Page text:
Tao Tao, co-founder and chief operating officer of German travel startup GetYourGuide, said German companies would struggle to offer the same paid plans offered by Google, Meta or BMW.
“The industry wants to compete on the global stage,” said Tao, who moved to New York to increase GetYourGuide’s presence. “I think this really levels the playing field. We need to make things much more attractive and not less difficult to attract great talent to Europe and Germany.”
The plans have been in the works for some time. Germany introduced rules to make its employee share plans more attractive in 2020. However, startups and investors, including venture capital firm Index Ventures, said the rules did not sufficiently meet their needs. concerns.
Now, the company claims that Germany will be one of the leading countries in Europe when it comes to ESOPs.
Much more needs to be done, tech entrepreneurs and investors told CNBC. In Germany, companies with a group structure still do not apply for ESOP rules, according to the founder of a German startup, who preferred to remain anonymous to discuss sensitive topics.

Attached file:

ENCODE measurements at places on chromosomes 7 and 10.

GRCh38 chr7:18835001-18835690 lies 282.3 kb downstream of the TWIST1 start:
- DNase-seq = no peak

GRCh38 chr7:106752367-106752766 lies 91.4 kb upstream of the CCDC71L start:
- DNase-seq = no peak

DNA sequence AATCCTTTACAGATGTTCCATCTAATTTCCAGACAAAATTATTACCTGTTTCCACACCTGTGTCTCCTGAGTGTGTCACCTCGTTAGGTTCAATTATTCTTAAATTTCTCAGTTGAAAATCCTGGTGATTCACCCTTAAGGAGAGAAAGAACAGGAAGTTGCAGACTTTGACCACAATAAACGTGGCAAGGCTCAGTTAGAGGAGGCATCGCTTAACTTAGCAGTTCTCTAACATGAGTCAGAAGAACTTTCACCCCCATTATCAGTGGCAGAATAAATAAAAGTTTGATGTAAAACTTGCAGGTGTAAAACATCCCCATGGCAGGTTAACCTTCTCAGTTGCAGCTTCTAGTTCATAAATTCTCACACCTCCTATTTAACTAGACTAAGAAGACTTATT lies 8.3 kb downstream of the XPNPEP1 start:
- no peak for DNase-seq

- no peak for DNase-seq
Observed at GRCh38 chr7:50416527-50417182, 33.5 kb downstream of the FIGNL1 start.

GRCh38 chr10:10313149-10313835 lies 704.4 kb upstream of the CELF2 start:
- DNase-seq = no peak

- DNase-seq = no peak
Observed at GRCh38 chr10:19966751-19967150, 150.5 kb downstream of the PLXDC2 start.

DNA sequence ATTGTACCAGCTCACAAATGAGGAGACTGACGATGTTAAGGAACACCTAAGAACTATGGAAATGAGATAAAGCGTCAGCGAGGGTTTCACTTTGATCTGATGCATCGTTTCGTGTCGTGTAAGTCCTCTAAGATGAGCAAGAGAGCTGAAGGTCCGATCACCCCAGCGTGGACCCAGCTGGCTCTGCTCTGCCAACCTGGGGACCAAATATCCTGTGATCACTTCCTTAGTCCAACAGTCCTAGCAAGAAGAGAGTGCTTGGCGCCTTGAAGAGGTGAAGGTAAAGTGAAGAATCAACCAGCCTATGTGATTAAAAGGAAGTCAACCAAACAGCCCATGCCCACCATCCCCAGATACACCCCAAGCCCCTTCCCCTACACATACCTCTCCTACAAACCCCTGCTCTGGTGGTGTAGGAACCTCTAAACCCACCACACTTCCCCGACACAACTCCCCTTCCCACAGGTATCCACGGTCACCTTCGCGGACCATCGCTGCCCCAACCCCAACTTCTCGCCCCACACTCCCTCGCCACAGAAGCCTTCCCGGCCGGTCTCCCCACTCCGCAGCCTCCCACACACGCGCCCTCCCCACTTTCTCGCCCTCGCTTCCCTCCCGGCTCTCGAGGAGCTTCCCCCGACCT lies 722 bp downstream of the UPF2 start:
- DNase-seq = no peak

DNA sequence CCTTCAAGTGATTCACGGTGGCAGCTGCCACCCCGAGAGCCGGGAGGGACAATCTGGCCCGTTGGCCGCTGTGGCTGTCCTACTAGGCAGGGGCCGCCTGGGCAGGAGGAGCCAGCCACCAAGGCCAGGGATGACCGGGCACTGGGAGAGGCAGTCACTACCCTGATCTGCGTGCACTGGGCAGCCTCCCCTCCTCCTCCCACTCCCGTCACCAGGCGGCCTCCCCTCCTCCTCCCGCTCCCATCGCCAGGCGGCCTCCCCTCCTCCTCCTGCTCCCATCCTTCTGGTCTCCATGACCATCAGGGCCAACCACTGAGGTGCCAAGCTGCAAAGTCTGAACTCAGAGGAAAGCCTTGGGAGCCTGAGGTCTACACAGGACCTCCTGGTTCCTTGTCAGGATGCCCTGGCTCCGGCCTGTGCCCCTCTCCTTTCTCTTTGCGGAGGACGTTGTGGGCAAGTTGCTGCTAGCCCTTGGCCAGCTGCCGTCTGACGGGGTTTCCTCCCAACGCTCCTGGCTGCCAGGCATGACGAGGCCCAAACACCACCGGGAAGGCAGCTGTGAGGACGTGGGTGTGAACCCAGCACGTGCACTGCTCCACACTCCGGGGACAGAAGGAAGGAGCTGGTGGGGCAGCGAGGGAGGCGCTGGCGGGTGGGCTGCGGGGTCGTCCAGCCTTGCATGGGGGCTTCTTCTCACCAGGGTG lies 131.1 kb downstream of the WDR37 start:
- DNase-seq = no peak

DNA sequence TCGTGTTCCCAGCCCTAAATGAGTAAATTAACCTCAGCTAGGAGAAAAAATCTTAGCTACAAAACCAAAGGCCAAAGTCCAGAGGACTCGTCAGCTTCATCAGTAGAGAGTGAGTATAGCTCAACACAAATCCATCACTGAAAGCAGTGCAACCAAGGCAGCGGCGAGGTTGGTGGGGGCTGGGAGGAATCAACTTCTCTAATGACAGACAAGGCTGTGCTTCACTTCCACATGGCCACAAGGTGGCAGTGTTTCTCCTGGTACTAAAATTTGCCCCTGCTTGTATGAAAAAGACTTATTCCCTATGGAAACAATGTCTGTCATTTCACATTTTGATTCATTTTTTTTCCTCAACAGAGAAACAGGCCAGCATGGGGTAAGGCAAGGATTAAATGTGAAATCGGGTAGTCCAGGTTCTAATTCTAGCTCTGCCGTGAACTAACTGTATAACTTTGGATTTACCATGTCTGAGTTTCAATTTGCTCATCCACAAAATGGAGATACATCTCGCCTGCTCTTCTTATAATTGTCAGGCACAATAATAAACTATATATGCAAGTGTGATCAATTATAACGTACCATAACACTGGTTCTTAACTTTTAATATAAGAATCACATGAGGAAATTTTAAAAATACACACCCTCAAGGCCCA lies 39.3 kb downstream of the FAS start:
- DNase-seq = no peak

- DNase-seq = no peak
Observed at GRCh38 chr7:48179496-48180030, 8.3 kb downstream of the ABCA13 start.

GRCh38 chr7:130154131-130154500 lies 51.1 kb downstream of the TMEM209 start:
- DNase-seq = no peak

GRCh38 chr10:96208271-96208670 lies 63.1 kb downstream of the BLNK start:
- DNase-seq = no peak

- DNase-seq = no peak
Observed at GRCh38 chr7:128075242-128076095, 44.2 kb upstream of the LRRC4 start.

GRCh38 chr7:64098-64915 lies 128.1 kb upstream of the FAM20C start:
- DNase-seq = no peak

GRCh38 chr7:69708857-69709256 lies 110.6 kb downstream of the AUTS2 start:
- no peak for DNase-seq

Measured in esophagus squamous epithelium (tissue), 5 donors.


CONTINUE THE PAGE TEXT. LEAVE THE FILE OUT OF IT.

In the future, Mignot hopes that the European Commission, the EU’s executive body, will approve a pan-European framework for stock options that would allow technology companies to “passport” stock options into different countries such as France and Italy.
“Even though there are still individual plans per country, they are not the same,” he said. “You have similar qualities (but) you cannot issue a single stock option in one country that is applicable everywhere and could be the same system everywhere.”
He added: “This idea of a phase two in an ideal world where there would be some form of passport for stock options, where any country could issue a stock option that would be recognized by any which European country, so we would only do it once. would make it very easy for you to operate in several countries.”
At the same time, the government is developing separate plans that would allow pension funds to invest directly in venture capital funds in Germany.
Insiders in the country’s tech industry have expressed frustration that there are more stakes from large North American pension funds in German tech companies than from domestic pension funds.
They say this means German taxpayers would not reap the benefits if a company successfully goes public or is acquired at a higher valuation.
Correction: Some of the major changes will concern employee stock ownership plans. An earlier version incorrectly indicated the type of plan.